The mountains around our Home Ranch were rich with copper, lead, zinc and some gold and silver. Mr. Riggs and the boys, including the sons-in-law, became involved with the development of some mining interests. Their main interests were in the King of Lead mine and the Hill Top mines.
The advent of the Automobile led to selling cars and William became a partner in a car dealership in Willcox.
See William Monroe Riggs story for more detailed information about his involvement in the automobile business.
Although ranching was the main occupation of our family, investment in land had been important in building their ranches. What they had learned was put to use in investing in properties and farm land in various communities in the southeast part of Arizona and even into El Paso, Texas. Investments were made in Real Estate in Safford, Solomonville, Pearce, Douglas, Paradise, and El Paso. Mr. Riggs bought 160 acres of improved land near Solomonville where he planted Alfalfa. Mr. Riggs and Mr. Bignon purchased some town lots in Pearce when the mines first opened there. This land was laid out into town lots, and were generally donated to those who would agree to build on them. No lots were given to anyone for speculation.
On 2 June 1900 Mr. Riggs bought lots 7, 9, 11, 13 in Blk 39 in the town of Safford from Mr. D.B. Williams and W.W. Williams and wife for the sum of $3000.00. It was located on the southwest corner of 10th and M streets. In February 1901 Mr. Riggs began preparations for having a commercial building built on our property in Safford.
Riggs Building in Safford when first built
In June 1901, Mr. Riggs broke ground for a 50’X60’ two-story brick building, with an iron front that will be thoroughly fire proof. The first story was 16 feet in the clear and the second 14 feet, making it the highest two-story building in town. The walls were four inches thicker than most brick buildings heretofore erected. It had a glass and iron front on two streets. The lower story was occupied by the Taylor Cyclone Department store and the upper story contained four neat and roomy offices and the Masonic hall.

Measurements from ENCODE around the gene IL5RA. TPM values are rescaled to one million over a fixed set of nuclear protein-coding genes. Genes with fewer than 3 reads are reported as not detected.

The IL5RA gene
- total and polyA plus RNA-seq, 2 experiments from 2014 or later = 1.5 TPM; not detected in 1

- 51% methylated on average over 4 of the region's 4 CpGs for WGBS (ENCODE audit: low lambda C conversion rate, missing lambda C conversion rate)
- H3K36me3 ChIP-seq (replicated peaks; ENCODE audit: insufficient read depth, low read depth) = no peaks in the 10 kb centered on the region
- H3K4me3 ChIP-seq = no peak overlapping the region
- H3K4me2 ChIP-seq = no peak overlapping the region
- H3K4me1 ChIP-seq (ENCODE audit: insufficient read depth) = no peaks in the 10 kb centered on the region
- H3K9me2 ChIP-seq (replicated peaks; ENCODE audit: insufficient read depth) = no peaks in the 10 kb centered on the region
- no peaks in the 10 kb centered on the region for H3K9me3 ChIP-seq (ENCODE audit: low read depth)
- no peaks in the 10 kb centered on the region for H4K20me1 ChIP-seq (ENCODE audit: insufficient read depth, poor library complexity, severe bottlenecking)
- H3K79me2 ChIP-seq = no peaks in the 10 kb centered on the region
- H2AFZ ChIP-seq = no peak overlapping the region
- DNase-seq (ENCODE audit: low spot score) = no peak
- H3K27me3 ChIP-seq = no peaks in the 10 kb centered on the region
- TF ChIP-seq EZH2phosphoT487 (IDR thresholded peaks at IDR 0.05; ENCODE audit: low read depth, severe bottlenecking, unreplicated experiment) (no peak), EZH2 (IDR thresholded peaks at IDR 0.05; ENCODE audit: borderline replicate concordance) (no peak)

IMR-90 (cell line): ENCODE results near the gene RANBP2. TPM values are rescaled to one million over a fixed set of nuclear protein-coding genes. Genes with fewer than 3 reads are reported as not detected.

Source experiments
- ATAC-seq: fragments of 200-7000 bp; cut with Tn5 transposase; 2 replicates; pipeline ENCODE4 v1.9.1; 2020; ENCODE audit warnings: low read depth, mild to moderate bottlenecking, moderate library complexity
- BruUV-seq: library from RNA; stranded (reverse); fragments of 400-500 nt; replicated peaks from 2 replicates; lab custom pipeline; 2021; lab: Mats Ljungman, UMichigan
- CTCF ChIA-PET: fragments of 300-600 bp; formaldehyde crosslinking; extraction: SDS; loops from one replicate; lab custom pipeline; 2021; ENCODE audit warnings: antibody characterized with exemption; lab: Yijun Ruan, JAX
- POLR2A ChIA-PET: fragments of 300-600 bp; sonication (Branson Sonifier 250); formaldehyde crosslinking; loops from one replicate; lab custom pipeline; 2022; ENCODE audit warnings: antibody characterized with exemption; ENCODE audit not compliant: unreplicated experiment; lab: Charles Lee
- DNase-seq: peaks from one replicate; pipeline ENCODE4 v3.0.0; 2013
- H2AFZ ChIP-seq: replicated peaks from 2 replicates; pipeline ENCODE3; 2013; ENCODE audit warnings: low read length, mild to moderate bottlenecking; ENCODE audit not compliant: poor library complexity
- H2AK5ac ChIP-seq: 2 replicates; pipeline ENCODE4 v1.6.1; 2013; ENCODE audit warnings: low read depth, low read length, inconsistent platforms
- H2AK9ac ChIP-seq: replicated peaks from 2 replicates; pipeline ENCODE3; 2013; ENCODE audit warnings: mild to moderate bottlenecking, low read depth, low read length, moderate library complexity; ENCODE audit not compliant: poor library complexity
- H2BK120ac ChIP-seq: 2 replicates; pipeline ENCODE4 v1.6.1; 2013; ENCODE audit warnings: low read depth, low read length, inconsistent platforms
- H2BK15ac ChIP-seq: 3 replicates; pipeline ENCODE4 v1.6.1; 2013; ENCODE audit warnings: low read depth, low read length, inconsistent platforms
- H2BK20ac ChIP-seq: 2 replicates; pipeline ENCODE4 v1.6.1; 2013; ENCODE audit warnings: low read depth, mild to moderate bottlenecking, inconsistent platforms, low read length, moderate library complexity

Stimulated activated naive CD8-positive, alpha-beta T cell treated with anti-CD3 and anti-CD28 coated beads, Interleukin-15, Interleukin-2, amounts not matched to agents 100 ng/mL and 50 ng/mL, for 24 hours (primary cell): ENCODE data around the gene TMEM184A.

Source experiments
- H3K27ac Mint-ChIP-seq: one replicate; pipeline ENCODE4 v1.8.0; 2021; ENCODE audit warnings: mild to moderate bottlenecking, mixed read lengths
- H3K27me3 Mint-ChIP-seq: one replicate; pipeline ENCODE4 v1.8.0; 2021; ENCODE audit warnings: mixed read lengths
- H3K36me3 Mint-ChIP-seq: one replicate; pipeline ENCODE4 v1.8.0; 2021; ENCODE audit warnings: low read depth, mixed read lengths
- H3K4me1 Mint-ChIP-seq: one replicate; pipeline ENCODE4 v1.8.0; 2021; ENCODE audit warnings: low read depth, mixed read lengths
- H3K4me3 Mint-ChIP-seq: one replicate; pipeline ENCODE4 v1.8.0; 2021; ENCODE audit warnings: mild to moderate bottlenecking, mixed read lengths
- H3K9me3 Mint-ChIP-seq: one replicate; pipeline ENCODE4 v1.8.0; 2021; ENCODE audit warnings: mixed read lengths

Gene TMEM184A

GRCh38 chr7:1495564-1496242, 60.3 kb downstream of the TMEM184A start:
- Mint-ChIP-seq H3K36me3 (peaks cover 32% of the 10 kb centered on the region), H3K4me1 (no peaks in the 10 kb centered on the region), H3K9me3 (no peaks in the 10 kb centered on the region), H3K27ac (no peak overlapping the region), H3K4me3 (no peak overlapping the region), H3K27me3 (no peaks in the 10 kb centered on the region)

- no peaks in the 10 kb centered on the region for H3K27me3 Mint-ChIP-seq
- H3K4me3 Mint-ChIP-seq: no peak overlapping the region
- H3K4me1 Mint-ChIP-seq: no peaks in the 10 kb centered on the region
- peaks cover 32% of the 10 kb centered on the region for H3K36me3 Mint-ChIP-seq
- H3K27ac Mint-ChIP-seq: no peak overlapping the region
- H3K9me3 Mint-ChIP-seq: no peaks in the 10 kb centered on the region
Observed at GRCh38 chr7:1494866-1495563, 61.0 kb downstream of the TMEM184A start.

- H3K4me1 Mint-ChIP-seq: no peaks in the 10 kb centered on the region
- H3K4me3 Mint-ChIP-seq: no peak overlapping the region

For a short time in 1915 our building was used by Graham County to house the County offices until the new courthouse could be completed.
The boys were opening a bank in Willcox so I sold the building in Safford and let them use the money to open the bank. On 26 March 1920 a Mr. Karl W. Sloan bought our building in Safford for $20,000.00 as an investment.
William M., John C. and Barney K. started the Riggs Bank in Willcox in 1920. It was in operation as the Riggs Bank until 1931. In 1933 it became known as the Bank of Willcox and the Riggs brothers no longer were involved in running the bank.
Riggs Bank, Willcox AZ
Inside of Riggs Bank
William was President of the bank and John C. was Vice President. E.B. McAleb was the clerk. William was not married at the time so he set up a cot in the back room of the bank and stayed there for a time. He soon realized that living there made him too easily assessable to customers after hours so he made other living arrangements.
Blank Certificate of Shares, Riggs Bank
In April of 1921 a fire, which caused a total of $15,000 damage, destroyed three buildings and damaged the new Riggs Bank. The blaze was started in the rear of the Taylor Meat Market by boys who were playing with a fire. It spread to a bakery shop next door and from there to the McCardy Rooming house. The Riggs bank suffered severe scorching but no serious damage.